The aim of this study was assessment of the biofilm on root surfaces of teeth with EPL with a modified protocol, using a simplified histological method to prepare specimens examined under low-vacuum SEM.
Patients and methods
Using aseptic surgical techniques and sterile instruments, 25 teeth with EPL diagnosed clinically and radiographically and with indication of extraction were extracted under local anesthesia in the Department of Periodontology of the ‘Victor Babes’ University of Medicine and Pharmacy of Timisoara, Romania. An informed consent was obtained from all patients and the study was approved by the Research Ethics Committee of the ‘Victor Babes’ University of Medicine and Pharmacy (ethics approval no. 12b/2009). In addition to severe EPL, the teeth had either deep circular periodontal defects (pocket depth over 7 mm) with increased mobility, or advanced furcation involvement, or extensive carious destruction. All teeth were asymptomatic and had no fistula. For each tooth, the following data were recorded: The type of EPL (according to the Simon, Glick and Frank classification, 1971, based on the case history), the position of the periodontal pocket, the presence/absence of vitality, the existence of a root canal filling, the pocket depth, the clinical attachment level, the gingival recession, the plaque index PlI (17), the bleeding on probing BOP, the furcation involvement (18), and the mobility (on the Miller scale). The clinical parameters were used for statistical correlations (data published elsewhere). These findings are included in Tables I and SI.
After extraction, the samples were carefully and gently rinsed with sterile saline solution, in order to avoid the disruption of the biofilm and to remove any biological material that could possibly come in contact with the root during the extraction (e.g., blood). The samples were prepared according to the protocol described by Noiri and Ebisu (5), modified for examination in low-vacuum SEM. For all further manipulation of the samples, delicate pliers were used only on the coronal third of the roots, in order not to disrupt the biofilm. The samples were introduced in vials for fixation in modified Karnovsky solution (glutaraldehyde 2.5%, paraformaldehyde 4%, sodium cacodylate 0.1 M at pH 7.2-7.4); the transportation of the vials to the laboratory took utmost care to prevent as much as possible the samples to touch the walls of the vials. In the Department of Histology of the ‘Victor Babes’ University of Medicine and Pharmacy of Timisoara, the samples were dehydrated in series of ethanol (70, 95 and 100%), changed every 15 min. Because the prolonged immersion in 100% ethanol could irreversibly modify the aspect of the biofilm through extreme dehydration, only 3 samples at a time were dehydrated and then immediately examined under low-vacuum SEM in the laboratory of the Department of Mechanics and Material Resistance of the Politehnica University of Timisoara using the SEM Inspect S (FEI), under pressures of 80-250 Pa and acceleration voltage of 15 kV. For samples with higher conductivity, the pressure used was 80 Pa, while for those with lower conductivity the pressure used was 150 Pa, as the conductivity is known to increase with the density of the examined biologic material.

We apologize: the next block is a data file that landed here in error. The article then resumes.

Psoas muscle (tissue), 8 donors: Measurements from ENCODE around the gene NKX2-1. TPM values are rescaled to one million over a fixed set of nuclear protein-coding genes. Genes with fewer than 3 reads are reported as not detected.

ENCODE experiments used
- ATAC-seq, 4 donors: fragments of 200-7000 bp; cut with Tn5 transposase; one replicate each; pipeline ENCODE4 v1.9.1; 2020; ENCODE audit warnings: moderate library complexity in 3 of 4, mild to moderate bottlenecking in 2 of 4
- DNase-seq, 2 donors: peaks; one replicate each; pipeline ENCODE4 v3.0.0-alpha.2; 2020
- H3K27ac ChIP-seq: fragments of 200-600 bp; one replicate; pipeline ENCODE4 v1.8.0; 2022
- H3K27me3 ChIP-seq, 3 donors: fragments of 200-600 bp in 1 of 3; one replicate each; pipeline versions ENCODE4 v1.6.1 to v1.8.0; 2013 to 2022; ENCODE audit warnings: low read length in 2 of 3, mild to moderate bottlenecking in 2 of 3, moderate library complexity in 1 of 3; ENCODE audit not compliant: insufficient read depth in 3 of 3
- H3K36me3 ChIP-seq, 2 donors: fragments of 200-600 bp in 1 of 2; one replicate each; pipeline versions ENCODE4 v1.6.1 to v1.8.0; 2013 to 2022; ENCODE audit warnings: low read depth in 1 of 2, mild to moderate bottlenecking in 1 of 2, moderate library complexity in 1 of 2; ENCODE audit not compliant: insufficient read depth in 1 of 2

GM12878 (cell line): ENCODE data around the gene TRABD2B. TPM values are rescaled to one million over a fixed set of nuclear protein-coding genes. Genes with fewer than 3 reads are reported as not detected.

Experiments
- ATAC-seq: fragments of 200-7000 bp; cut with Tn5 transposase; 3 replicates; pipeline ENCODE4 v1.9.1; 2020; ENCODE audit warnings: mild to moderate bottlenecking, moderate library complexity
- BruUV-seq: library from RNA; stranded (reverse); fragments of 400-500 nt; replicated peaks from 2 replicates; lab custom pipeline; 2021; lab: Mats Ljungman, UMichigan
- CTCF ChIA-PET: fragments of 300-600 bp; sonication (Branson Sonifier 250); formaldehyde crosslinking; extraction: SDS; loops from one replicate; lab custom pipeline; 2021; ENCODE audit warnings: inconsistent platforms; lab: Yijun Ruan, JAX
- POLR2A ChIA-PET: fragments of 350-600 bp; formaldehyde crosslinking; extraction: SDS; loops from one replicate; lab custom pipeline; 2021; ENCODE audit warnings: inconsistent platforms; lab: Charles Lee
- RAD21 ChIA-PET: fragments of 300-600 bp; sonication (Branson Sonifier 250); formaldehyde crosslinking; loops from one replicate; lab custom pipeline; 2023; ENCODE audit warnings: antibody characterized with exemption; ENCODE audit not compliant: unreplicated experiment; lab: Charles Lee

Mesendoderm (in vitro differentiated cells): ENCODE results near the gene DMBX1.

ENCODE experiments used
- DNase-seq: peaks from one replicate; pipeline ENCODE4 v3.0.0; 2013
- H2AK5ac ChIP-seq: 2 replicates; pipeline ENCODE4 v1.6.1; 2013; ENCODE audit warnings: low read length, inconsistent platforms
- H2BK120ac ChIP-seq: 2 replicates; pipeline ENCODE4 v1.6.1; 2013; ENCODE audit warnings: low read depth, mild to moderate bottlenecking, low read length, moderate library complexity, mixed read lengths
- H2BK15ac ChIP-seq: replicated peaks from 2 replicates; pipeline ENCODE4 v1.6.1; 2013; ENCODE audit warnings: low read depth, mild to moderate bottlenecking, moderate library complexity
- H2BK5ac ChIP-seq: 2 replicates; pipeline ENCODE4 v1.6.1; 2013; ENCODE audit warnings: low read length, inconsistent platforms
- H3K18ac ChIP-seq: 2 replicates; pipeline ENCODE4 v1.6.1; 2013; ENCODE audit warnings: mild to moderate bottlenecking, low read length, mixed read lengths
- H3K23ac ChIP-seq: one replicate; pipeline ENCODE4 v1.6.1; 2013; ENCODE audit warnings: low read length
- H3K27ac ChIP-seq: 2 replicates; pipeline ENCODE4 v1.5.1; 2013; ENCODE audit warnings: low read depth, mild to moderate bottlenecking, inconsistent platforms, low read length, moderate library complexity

Before SEM examination, all samples underwent a preliminary examination under a light microscope. Using sterile instruments, the samples were fixed in a special device with clamps, first in a vertical position to examine the apical part. After the examination of the apical part, each sample was inclined and then fixed horizontally for examination of the root surface corresponding to the periodontal pocket. The primary examination was performed under magnification x50-x80, in order to localize the apical foramen or to select the main apical foramen in case there was more than one. The magnifications x200, x500 and x800 were used for the examination of the external radicular surface, for the areas of cemental and dentinal resorptions, and for the detection of the presence of the bacterial film. Finally, the magnifications x1,000-x20,000 were used for the detection and characterization of the morphology of the microorganisms. The bacteria included in the biofilm, as well as the solitary microorganisms on the hard surfaces were morphologically categorized in cocci, rods, motile (spirochete, spyrils) and filaments. Through graphic delimitation of specific areas of pictures and using the Print screen function, the objects of interest were identified. The chronological list of these areas under increasing magnification was saved on a single Word document and registered under the tag of each sample, to make sure the identification of each object of interest can be re-traced at any time later.
For the SEM topographical examination of the biofilm, target zones on the apical surface of each sample were defined as follows: The internal wall of the cemental cone (its biofilm mostly seen as an extension of the root canal infection, sometimes in the presence of root canal filling materials); the near-foraminal (peri-foraminal, juxta-foraminal) zone (present in any typical chronic apical infection); the ‘transition’ zone between the near-foraminal and the periodontal pocket zone (of great interest in the hypothesis that it harbors biofilm with mixed morphology: Endodontic and periodontal); the periodontal pocket zone (harboring typical periodontal biofilm).